Interviews of tribal and nontribal residents of the Flathead Indian Reservation in Montana, U.S., were conducted to contrast the meanings that different cultures attach to the Mission Mountains Tribal Wilderness. Legislation that created a national system of wilderness areas (in 1964 and still growing) was conceived, supported, and...
Author(s): Alan E. Watson, Roian Matt, Katie Knotek, Daniel R. Williams, Laurie Yung
Year Published: 2011
Type: Document : Book or Chapter or Journal Article
Two major factors affecting wilderness fire regimes and their management are climate variability and surrounding land use. Patterns in climate and housing densities are expected to change dramatically in the next several decades (IPCC 2007; Theobald and Romme 2007) with important implications for fire management and policy (Dombeck...
Author(s): Carol Miller, John T. Abatzoglou, Timothy J. Brown, Alexandra D. Syphard
Year Published: 2011
Type: Document : Book or Chapter or Journal Article
In 2003, lightning-caused fires burned through relict ponderosa pine (Pinus ponderosa) stands in the Bob Marshall Wilderness, Montana, after decades of fire exclusion. Since many trees in these stands had Native American bark-peeling scars, concern arose about the adverse fire effects on this cultural and ecological resource. In...
Author(s): Signe B. Leirfallom, Robert E. Keane
Year Published: 2011
Type: Document : Technical Report or White Paper
On the Flathead Indian Reservation in Montana, U.S., the Mission Mountains Tribal Wilderness is bordered by a buffer zone. To successfully improve forest health within that buffer zone and restore fire in the wilderness, the managing agency and the public need to work together to find solutions to increasingly threatening fuel...
Author(s): Alan E. Watson, Roian Matt, Tim Waters, Kari Gunderson, Stephen J. Carver, Brett Davis
Year Published: 2009
Type: Document : Conference Proceedings
The purpose of monitoring wilderness character is to improve wilderness stewardship by providing managers a tool to assess how selected actions and conditions related to wilderness character are changing over time. Wilderness character monitoring provides information to help answer two key questions about wilderness character and...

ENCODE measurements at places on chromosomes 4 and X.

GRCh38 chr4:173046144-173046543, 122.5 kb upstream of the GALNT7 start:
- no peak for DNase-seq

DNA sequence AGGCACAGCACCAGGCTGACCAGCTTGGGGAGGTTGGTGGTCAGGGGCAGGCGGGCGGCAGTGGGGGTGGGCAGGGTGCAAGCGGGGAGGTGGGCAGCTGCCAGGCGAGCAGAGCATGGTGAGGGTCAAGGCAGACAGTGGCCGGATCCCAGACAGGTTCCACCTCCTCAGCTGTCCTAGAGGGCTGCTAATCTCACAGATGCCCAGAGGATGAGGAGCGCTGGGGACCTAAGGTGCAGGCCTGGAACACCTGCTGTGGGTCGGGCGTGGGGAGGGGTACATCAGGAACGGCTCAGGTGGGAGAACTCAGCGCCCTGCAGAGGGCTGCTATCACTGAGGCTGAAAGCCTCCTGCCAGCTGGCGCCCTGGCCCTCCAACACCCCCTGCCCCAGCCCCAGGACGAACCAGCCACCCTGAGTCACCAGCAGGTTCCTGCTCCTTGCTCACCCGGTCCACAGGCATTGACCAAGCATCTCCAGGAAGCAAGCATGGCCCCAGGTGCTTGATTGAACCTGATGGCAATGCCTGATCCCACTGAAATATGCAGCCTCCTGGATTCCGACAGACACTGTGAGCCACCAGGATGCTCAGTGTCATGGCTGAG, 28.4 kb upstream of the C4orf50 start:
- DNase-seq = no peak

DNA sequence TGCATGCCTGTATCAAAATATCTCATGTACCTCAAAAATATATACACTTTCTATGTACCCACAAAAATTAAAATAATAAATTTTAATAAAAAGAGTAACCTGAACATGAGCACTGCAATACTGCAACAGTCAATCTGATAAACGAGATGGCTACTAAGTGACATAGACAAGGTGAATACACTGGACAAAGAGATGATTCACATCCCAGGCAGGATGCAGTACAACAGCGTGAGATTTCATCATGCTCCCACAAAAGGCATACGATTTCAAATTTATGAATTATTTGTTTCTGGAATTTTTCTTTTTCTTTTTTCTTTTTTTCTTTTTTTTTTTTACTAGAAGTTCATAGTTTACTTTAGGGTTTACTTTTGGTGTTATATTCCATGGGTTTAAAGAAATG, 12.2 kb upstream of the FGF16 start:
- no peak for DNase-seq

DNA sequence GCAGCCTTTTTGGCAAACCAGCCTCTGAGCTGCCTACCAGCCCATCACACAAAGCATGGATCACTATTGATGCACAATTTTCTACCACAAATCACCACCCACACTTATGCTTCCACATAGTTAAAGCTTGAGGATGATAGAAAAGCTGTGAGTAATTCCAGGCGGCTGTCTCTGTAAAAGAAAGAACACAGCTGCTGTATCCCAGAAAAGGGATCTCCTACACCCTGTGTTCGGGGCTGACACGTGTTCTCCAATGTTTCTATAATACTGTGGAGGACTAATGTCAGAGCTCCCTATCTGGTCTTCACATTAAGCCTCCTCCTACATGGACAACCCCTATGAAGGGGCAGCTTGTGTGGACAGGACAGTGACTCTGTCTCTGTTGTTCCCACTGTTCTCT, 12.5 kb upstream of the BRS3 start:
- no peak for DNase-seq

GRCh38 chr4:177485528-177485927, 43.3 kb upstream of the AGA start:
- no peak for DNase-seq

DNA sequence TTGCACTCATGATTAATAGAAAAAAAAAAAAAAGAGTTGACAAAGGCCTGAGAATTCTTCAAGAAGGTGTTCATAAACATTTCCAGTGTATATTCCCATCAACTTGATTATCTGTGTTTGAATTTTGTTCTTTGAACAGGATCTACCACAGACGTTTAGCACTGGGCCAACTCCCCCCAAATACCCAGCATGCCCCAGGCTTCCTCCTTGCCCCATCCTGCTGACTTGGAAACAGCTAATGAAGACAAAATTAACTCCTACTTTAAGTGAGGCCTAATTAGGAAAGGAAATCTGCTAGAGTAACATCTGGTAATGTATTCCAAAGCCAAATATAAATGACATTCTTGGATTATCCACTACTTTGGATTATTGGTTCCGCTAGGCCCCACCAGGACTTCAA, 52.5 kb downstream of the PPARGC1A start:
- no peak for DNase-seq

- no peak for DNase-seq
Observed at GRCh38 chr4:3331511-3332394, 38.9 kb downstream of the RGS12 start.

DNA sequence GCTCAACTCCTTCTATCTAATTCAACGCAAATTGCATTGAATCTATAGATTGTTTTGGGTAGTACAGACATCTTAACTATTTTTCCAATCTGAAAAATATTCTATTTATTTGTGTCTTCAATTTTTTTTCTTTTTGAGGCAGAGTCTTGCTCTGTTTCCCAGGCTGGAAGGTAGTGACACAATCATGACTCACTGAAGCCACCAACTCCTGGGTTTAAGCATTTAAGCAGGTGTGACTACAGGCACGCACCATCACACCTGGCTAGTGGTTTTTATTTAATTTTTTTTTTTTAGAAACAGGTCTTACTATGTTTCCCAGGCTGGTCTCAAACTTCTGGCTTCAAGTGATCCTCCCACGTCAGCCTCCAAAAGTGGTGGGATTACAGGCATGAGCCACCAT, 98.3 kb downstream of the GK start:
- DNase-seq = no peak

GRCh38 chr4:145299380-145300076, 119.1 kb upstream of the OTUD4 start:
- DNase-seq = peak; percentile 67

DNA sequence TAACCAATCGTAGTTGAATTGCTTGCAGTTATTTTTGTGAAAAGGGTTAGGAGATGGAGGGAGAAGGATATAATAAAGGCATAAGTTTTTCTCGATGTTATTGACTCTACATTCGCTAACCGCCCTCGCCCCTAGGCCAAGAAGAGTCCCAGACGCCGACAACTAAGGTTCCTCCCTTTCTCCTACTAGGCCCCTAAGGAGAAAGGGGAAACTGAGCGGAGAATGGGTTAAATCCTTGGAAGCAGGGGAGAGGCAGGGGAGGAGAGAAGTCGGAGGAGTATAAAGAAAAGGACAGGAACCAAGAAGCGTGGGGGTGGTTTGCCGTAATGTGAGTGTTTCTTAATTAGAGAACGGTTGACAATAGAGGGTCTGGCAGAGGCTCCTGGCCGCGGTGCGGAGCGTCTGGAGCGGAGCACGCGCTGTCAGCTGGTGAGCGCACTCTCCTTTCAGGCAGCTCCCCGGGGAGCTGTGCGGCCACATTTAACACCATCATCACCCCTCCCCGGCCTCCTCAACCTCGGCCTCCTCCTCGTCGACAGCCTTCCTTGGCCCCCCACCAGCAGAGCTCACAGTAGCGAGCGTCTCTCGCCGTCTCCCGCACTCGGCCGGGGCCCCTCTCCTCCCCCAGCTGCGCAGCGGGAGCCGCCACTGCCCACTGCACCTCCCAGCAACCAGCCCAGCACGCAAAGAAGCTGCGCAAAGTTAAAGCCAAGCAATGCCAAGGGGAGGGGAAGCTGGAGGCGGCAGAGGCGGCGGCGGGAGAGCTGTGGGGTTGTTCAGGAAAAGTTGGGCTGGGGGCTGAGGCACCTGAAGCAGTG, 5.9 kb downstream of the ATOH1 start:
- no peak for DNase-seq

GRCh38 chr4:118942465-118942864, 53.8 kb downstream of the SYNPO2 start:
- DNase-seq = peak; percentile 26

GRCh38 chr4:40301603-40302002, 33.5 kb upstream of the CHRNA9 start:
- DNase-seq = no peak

Author(s): Peter Landres, Steve Boutcher, Liese Dean, Troy E. Hall, Tamara Blett, Terry Carlson, Ann Mebane, Carol Hardy, Susan Rinehart, Linda Merigliano, David N. Cole, andy leach, Pam Wright, Deb Bumpus
Year Published: 2009
Type: Document : Technical Report or White Paper
Research at the Bob Marshall Wilderness Complex in Montana explored differences in recreation visitors’ attitudes towards the use of management-ignited prescribed fires in the wilderness. A mail-back survey of visitors (n = 291) during the 2004 season revealed that over half of visitors would accept prescribed fires in wilderness....
Author(s): Katie Knotek, Alan E. Watson, William T. Borrie, Joshua G. Whitmore, David Turner
Year Published: 2008
Type: Document : Book or Chapter or Journal Article

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These resources are compiled in partnership with the Joint Fire Science Program (JFSP), Fire Research and Management Exchange System (FRAMES), and Fire Effects Information System (FEIS).